Motives and Barriers to Physical Activity Among Older Adults of Different Socio-Economic Status.

Research output: Contribution to journalArticle

13 Citations (Scopus)

Abstract

This study explored motives and barriers to physical activity (PA) among older adults of differing socio-economic status (SES) utilising a Self Determination Theory (SDT) and Self-Efficacy Theory framework. Focus groups (n = 4) were conducted with older adults (n = 28) from two SES groups, using thematic analysis to identify motives and barriers. Integrated and identified regulations, and to a lesser extent intrinsic motives were evident across SES groups. Verbal persuasion and affective and physiological states emerged as prominent efficacy sources regardless of SES. More barriers were reported by the low SES group, with health conditions, neighbourhood safety, and PA guidelines knowledge emerging as most salient. Time emerged as a prominent barrier for the high SES group. Integrated and identified regulations should be fostered in future interventions and policy regardless of SES. Barriers to PA varied across SES groups, thus future interventions and policy should account for such differences.
LanguageEnglish
Pages419-429
Number of pages11
JournalJournal of Aging and Physical Activity
Volume24
Issue number3
DOIs
Publication statusPublished - Jul 2016

Fingerprint

Economics
Persuasive Communication
Personal Autonomy
Self Efficacy
Focus Groups
Guidelines
Safety
Health

Keywords

  • physical activity
  • older adults
  • socio-economic status (SES)
  • Self Determination Theory (SDT)
  • Self-Efficacy Theory framework

Cite this

@article{18adf493803b46cabc30dd0043804592,
title = "Motives and Barriers to Physical Activity Among Older Adults of Different Socio-Economic Status.",
abstract = "This study explored motives and barriers to physical activity (PA) among older adults of differing socio-economic status (SES) utilising a Self Determination Theory (SDT) and Self-Efficacy Theory framework. Focus groups (n = 4) were conducted with older adults (n = 28) from two SES groups, using thematic analysis to identify motives and barriers. Integrated and identified regulations, and to a lesser extent intrinsic motives were evident across SES groups. Verbal persuasion and affective and physiological states emerged as prominent efficacy sources regardless of SES. More barriers were reported by the low SES group, with health conditions, neighbourhood safety, and PA guidelines knowledge emerging as most salient. Time emerged as a prominent barrier for the high SES group. Integrated and identified regulations should be fostered in future interventions and policy regardless of SES. Barriers to PA varied across SES groups, thus future interventions and policy should account for such differences.",
keywords = "physical activity, older adults, socio-economic status (SES), Self Determination Theory (SDT), Self-Efficacy Theory framework",
author = "Philip Gray and Marie Murphy and Alison Gallagher and EEA Simpson",
note = "Epub ahead of print",
year = "2016",
month = "7",
doi = "10.1123/japa.2015-0045",
language = "English",
volume = "24",
pages = "419--429",
journal = "Journal of Aging and Physical Activity",
issn = "1063-8652",
number = "3",

}

TY - JOUR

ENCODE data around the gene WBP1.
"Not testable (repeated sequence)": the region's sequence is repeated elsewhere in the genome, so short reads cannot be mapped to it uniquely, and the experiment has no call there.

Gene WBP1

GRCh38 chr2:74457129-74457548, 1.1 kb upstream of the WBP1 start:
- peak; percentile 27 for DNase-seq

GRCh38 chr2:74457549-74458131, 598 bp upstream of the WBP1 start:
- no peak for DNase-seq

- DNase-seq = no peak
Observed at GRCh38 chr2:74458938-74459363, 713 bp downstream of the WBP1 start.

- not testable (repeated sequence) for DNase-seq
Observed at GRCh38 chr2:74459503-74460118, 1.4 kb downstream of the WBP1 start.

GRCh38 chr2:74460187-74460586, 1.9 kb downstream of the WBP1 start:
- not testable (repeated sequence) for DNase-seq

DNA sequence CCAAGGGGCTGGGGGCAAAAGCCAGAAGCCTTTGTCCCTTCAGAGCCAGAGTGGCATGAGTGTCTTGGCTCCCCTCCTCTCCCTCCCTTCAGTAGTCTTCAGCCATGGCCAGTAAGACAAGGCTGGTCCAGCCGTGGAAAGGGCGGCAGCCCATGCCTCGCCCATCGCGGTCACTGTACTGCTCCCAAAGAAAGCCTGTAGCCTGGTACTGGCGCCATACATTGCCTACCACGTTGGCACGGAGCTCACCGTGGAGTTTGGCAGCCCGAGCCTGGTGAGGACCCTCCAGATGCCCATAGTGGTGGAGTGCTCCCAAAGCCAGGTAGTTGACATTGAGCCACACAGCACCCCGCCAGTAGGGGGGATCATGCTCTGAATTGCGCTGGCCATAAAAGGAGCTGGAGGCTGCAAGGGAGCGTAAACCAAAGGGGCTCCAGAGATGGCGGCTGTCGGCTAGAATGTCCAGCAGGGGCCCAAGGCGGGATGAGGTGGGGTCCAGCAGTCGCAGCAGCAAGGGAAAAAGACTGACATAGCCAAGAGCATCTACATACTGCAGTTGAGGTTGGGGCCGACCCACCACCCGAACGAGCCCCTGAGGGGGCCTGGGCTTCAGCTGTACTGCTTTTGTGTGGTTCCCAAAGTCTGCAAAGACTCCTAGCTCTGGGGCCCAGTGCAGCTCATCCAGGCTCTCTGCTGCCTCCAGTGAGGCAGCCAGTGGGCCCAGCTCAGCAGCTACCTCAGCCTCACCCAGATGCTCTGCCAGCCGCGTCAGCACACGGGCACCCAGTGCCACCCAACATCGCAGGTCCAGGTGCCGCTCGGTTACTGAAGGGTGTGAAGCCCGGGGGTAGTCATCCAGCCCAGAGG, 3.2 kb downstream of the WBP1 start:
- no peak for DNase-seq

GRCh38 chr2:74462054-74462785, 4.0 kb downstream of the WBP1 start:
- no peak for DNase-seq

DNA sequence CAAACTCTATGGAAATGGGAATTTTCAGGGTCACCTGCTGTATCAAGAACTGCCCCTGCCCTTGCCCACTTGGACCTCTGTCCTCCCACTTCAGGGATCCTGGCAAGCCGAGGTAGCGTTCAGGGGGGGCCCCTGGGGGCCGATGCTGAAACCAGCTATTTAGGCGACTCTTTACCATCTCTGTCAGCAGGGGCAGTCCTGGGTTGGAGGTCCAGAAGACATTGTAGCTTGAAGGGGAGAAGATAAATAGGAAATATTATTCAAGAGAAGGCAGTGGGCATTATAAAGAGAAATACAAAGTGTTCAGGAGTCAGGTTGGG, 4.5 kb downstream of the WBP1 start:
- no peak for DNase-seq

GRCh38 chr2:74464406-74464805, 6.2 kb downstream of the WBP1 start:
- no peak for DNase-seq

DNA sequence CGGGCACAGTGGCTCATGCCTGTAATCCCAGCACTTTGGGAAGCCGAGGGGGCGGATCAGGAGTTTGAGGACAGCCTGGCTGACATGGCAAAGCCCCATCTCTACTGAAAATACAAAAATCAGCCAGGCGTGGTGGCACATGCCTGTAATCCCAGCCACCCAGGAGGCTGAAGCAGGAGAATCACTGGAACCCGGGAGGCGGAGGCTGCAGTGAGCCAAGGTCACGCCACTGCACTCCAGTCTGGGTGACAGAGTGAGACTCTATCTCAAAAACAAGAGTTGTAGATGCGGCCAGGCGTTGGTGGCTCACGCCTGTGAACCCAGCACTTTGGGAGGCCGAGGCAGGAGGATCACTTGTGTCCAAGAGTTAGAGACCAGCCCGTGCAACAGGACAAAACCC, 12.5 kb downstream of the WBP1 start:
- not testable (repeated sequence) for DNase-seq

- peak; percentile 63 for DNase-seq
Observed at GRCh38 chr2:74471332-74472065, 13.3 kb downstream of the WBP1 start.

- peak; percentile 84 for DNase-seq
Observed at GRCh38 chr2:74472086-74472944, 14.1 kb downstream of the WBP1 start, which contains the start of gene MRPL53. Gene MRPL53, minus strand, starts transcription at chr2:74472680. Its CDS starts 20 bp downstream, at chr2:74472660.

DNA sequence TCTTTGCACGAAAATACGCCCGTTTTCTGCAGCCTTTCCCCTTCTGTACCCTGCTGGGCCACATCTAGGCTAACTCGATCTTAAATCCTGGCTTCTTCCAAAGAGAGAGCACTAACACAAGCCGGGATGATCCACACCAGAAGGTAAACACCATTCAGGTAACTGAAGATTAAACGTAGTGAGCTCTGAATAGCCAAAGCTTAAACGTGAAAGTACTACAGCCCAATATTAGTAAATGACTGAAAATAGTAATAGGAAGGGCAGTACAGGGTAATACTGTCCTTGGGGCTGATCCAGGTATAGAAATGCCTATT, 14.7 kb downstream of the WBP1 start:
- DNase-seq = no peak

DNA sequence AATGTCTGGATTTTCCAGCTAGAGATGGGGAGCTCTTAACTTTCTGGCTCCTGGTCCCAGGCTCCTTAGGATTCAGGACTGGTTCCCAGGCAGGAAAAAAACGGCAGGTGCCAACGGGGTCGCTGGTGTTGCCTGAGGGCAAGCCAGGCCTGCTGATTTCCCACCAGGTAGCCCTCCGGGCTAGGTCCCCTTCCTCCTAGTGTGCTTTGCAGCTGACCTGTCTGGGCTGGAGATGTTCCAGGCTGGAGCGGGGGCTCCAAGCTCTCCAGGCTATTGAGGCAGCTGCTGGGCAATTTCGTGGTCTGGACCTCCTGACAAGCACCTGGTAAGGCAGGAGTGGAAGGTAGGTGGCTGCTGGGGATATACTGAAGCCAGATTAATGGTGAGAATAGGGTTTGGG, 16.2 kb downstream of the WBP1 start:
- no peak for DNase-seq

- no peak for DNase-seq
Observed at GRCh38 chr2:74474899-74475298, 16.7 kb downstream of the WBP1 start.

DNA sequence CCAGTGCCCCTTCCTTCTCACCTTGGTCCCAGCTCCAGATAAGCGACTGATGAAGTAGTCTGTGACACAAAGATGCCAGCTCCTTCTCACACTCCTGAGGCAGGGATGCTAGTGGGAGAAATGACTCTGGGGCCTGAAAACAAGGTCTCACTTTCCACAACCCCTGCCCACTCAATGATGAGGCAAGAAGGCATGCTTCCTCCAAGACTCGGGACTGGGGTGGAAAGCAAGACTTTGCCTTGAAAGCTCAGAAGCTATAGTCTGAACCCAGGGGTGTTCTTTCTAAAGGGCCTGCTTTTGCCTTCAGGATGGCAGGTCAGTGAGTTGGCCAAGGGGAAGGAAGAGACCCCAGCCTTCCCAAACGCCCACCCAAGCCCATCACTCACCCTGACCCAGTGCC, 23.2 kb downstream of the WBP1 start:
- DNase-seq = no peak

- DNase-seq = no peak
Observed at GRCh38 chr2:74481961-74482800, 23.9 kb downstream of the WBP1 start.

T1 - Motives and Barriers to Physical Activity Among Older Adults of Different Socio-Economic Status.

AU - Gray, Philip

AU - Murphy, Marie

AU - Gallagher, Alison

AU - Simpson, EEA

N1 - Epub ahead of print

PY - 2016/7

Y1 - 2016/7

N2 - This study explored motives and barriers to physical activity (PA) among older adults of differing socio-economic status (SES) utilising a Self Determination Theory (SDT) and Self-Efficacy Theory framework. Focus groups (n = 4) were conducted with older adults (n = 28) from two SES groups, using thematic analysis to identify motives and barriers. Integrated and identified regulations, and to a lesser extent intrinsic motives were evident across SES groups. Verbal persuasion and affective and physiological states emerged as prominent efficacy sources regardless of SES. More barriers were reported by the low SES group, with health conditions, neighbourhood safety, and PA guidelines knowledge emerging as most salient. Time emerged as a prominent barrier for the high SES group. Integrated and identified regulations should be fostered in future interventions and policy regardless of SES. Barriers to PA varied across SES groups, thus future interventions and policy should account for such differences.

AB - This study explored motives and barriers to physical activity (PA) among older adults of differing socio-economic status (SES) utilising a Self Determination Theory (SDT) and Self-Efficacy Theory framework. Focus groups (n = 4) were conducted with older adults (n = 28) from two SES groups, using thematic analysis to identify motives and barriers. Integrated and identified regulations, and to a lesser extent intrinsic motives were evident across SES groups. Verbal persuasion and affective and physiological states emerged as prominent efficacy sources regardless of SES. More barriers were reported by the low SES group, with health conditions, neighbourhood safety, and PA guidelines knowledge emerging as most salient. Time emerged as a prominent barrier for the high SES group. Integrated and identified regulations should be fostered in future interventions and policy regardless of SES. Barriers to PA varied across SES groups, thus future interventions and policy should account for such differences.

KW - physical activity

KW - older adults

KW - socio-economic status (SES)

KW - Self Determination Theory (SDT)

KW - Self-Efficacy Theory framework

U2 - 10.1123/japa.2015-0045

DO - 10.1123/japa.2015-0045

M3 - Article

VL - 24

SP - 419

EP - 429

JO - Journal of Aging and Physical Activity

T2 - Journal of Aging and Physical Activity

JF - Journal of Aging and Physical Activity

SN - 1063-8652

IS - 3

ER -